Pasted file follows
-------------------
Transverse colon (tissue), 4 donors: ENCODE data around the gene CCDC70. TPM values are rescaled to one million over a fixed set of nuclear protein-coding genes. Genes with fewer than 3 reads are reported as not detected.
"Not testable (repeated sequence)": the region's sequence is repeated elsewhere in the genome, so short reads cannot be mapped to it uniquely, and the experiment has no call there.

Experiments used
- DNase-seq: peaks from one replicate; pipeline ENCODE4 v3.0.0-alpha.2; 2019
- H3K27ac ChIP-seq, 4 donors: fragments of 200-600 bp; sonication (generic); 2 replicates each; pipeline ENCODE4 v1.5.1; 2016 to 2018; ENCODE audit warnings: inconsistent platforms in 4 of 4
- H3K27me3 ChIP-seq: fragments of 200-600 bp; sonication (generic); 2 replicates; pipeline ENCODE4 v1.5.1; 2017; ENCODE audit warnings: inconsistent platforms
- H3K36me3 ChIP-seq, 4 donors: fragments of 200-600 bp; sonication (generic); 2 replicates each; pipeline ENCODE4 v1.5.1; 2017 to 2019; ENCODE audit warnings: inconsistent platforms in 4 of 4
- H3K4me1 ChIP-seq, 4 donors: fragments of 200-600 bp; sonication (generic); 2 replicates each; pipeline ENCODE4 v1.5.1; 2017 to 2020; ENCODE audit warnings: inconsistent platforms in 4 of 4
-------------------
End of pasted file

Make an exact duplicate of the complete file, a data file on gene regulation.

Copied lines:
Transverse colon (tissue), 4 donors: ENCODE data around the gene CCDC70. TPM values are rescaled to one million over a fixed set of nuclear protein-coding genes. Genes with fewer than 3 reads are reported as not detected.
"Not testable (repeated sequence)": the region's sequence is repeated elsewhere in the genome, so short reads cannot be mapped to it uniquely, and the experiment has no call there.

Experiments used
- DNase-seq: peaks from one replicate; pipeline ENCODE4 v3.0.0-alpha.2; 2019
- H3K27ac ChIP-seq, 4 donors: fragments of 200-600 bp; sonication (generic); 2 replicates each; pipeline ENCODE4 v1.5.1; 2016 to 2018; ENCODE audit warnings: inconsistent platforms in 4 of 4
- H3K27me3 ChIP-seq: fragments of 200-600 bp; sonication (generic); 2 replicates; pipeline ENCODE4 v1.5.1; 2017; ENCODE audit warnings: inconsistent platforms
- H3K36me3 ChIP-seq, 4 donors: fragments of 200-600 bp; sonication (generic); 2 replicates each; pipeline ENCODE4 v1.5.1; 2017 to 2019; ENCODE audit warnings: inconsistent platforms in 4 of 4
- H3K4me1 ChIP-seq, 4 donors: fragments of 200-600 bp; sonication (generic); 2 replicates each; pipeline ENCODE4 v1.5.1; 2017 to 2020; ENCODE audit warnings: inconsistent platforms in 4 of 4